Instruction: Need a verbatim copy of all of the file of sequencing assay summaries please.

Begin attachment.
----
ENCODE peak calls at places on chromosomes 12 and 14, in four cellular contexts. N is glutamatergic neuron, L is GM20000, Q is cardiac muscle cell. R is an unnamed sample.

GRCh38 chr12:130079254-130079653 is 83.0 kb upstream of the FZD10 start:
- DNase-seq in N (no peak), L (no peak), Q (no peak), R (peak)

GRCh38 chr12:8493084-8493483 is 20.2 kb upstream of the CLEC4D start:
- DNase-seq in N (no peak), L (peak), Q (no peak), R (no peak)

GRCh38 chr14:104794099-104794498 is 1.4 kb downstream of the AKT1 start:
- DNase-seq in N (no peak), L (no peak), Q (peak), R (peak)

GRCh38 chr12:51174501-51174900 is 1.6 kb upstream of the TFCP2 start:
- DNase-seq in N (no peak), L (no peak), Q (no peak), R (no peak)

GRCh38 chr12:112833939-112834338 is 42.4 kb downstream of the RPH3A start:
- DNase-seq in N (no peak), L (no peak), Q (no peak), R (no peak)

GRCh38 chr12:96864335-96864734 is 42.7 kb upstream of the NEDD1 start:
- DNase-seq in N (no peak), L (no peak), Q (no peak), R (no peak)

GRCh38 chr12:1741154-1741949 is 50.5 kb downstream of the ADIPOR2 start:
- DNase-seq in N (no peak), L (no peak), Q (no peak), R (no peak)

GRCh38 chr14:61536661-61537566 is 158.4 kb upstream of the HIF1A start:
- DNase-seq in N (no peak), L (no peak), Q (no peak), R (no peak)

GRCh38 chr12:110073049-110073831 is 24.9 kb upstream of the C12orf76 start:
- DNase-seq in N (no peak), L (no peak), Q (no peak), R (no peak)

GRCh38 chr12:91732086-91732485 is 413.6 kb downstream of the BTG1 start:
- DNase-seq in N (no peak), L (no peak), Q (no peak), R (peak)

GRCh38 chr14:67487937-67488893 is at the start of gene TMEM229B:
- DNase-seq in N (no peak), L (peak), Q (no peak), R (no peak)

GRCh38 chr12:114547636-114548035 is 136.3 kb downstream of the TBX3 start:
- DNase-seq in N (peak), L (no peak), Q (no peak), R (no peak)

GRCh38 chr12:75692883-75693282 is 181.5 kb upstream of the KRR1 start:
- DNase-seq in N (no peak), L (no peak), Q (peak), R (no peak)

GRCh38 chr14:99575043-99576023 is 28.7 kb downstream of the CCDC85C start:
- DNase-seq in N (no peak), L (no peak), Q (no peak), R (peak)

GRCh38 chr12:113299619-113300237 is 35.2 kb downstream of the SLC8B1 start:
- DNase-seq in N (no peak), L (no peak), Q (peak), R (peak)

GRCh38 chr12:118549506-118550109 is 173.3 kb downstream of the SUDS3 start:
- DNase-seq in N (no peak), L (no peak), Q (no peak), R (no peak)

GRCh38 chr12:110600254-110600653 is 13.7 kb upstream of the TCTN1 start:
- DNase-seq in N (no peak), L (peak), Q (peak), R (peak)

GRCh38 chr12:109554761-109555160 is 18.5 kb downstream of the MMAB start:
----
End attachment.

ENCODE peak calls at places on chromosomes 12 and 14, in four cellular contexts. N is glutamatergic neuron, L is GM20000, Q is cardiac muscle cell. R is an unnamed sample.

GRCh38 chr12:130079254-130079653 is 83.0 kb upstream of the FZD10 start:
- DNase-seq in N (no peak), L (no peak), Q (no peak), R (peak)

GRCh38 chr12:8493084-8493483 is 20.2 kb upstream of the CLEC4D start:
- DNase-seq in N (no peak), L (peak), Q (no peak), R (no peak)

GRCh38 chr14:104794099-104794498 is 1.4 kb downstream of the AKT1 start:
- DNase-seq in N (no peak), L (no peak), Q (peak), R (peak)

GRCh38 chr12:51174501-51174900 is 1.6 kb upstream of the TFCP2 start:
- DNase-seq in N (no peak), L (no peak), Q (no peak), R (no peak)

GRCh38 chr12:112833939-112834338 is 42.4 kb downstream of the RPH3A start:
- DNase-seq in N (no peak), L (no peak), Q (no peak), R (no peak)

GRCh38 chr12:96864335-96864734 is 42.7 kb upstream of the NEDD1 start:
- DNase-seq in N (no peak), L (no peak), Q (no peak), R (no peak)

GRCh38 chr12:1741154-1741949 is 50.5 kb downstream of the ADIPOR2 start:
- DNase-seq in N (no peak), L (no peak), Q (no peak), R (no peak)

GRCh38 chr14:61536661-61537566 is 158.4 kb upstream of the HIF1A start:
- DNase-seq in N (no peak), L (no peak), Q (no peak), R (no peak)

GRCh38 chr12:110073049-110073831 is 24.9 kb upstream of the C12orf76 start:
- DNase-seq in N (no peak), L (no peak), Q (no peak), R (no peak)

GRCh38 chr12:91732086-91732485 is 413.6 kb downstream of the BTG1 start:
- DNase-seq in N (no peak), L (no peak), Q (no peak), R (peak)

GRCh38 chr14:67487937-67488893 is at the start of gene TMEM229B:
- DNase-seq in N (no peak), L (peak), Q (no peak), R (no peak)

GRCh38 chr12:114547636-114548035 is 136.3 kb downstream of the TBX3 start:
- DNase-seq in N (peak), L (no peak), Q (no peak), R (no peak)

GRCh38 chr12:75692883-75693282 is 181.5 kb upstream of the KRR1 start:
- DNase-seq in N (no peak), L (no peak), Q (peak), R (no peak)

GRCh38 chr14:99575043-99576023 is 28.7 kb downstream of the CCDC85C start:
- DNase-seq in N (no peak), L (no peak), Q (no peak), R (peak)

GRCh38 chr12:113299619-113300237 is 35.2 kb downstream of the SLC8B1 start:
- DNase-seq in N (no peak), L (no peak), Q (peak), R (peak)

GRCh38 chr12:118549506-118550109 is 173.3 kb downstream of the SUDS3 start:
- DNase-seq in N (no peak), L (no peak), Q (no peak), R (no peak)

GRCh38 chr12:110600254-110600653 is 13.7 kb upstream of the TCTN1 start:
- DNase-seq in N (no peak), L (peak), Q (peak), R (peak)

GRCh38 chr12:109554761-109555160 is 18.5 kb downstream of the MMAB start: